Copyright 2006 OSA

Diffraction limits the resolution obtainable using conventional optics to approximately half the wavelength of light. All subwavelength information is contained in evanescent waves — non-propagating electric fields near the object surface that decay exponentially with distance. The key is to capture this information. Although conventional lenses can focus propagating waves, they are often too far from the object to detect the evanescent field. ‘Superlensing’ was recently proposed as a way of amplifying this field and making it easier to detect. However, superlenses, constructed from metamaterials, have their drawbacks. In addition to the large material losses predicted, the evanescent signal still decays with distance making it difficult to capture with a conventional optics system.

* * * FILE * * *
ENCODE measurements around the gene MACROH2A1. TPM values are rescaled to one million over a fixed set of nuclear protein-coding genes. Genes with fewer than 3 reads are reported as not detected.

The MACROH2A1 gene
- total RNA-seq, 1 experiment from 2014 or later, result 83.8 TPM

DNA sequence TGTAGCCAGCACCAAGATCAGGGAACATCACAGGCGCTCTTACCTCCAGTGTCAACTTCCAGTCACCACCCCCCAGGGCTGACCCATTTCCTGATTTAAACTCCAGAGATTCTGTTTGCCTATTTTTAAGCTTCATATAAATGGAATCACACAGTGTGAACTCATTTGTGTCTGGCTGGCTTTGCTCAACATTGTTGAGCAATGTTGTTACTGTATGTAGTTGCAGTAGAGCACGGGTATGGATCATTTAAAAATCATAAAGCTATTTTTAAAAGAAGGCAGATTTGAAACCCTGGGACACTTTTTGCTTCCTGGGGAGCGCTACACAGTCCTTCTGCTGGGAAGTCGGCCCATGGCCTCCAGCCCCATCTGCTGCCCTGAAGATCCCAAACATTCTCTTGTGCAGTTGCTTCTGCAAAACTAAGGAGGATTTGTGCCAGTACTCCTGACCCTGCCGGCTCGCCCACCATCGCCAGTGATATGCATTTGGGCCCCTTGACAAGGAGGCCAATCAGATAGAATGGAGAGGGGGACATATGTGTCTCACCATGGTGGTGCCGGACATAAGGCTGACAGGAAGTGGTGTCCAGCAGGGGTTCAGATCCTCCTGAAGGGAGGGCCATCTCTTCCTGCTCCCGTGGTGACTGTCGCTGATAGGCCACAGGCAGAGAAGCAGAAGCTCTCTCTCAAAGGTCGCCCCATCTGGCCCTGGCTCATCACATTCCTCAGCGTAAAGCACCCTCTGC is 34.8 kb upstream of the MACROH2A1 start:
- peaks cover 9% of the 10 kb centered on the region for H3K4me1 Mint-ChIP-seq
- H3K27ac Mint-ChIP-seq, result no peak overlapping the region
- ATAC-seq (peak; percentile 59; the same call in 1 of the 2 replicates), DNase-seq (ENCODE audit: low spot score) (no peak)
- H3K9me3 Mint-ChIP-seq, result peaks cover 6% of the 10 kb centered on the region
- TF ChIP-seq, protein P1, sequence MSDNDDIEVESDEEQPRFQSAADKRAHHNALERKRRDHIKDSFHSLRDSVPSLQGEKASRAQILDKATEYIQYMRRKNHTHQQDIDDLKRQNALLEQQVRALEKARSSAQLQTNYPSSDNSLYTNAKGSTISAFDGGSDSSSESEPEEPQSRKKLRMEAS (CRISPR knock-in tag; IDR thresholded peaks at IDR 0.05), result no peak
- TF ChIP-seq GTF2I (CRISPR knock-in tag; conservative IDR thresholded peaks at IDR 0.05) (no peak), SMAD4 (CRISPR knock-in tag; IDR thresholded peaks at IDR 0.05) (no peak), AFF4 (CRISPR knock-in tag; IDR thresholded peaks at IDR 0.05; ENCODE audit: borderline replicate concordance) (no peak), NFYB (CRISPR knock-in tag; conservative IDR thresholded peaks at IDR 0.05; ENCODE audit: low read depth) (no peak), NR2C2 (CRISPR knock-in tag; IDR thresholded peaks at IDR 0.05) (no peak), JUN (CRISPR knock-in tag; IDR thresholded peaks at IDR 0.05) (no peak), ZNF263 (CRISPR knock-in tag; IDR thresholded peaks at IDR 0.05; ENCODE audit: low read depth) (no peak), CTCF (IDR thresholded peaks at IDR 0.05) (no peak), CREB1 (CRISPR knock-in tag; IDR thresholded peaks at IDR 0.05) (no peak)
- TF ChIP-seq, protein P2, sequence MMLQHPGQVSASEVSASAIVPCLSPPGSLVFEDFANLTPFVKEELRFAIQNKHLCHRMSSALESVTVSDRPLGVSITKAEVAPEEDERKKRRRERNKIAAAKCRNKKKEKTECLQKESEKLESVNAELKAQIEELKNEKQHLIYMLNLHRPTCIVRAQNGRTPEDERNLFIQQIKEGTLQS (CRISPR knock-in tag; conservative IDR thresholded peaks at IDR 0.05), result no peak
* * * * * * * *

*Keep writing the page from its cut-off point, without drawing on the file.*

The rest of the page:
A team at Princeton University has come up with a proposal that may provide a way of imaging in the far-field at a resolution beyond the diffraction limit1. Their device, a so-called hyperlens, consists of a metamaterial with cylindrical symmetry. The material used needs to be highly anisotropic, so that in the radial-symmetry direction the electric permittivity is of opposite sign to that in the axial direction. Calculations show that the light carrying the subwavelength information is guided to the core of the lens. In a sense, the hyperlens converts the evanescent waves into propagating waves, which can then be imaged in the far-field. Independent theoretical studies of anisotropic metamaterials confirm that such far-field imaging should be possible2. If such a metamaterial could be fabricated, then this hyperlens could see the diffraction limit beaten once and for all.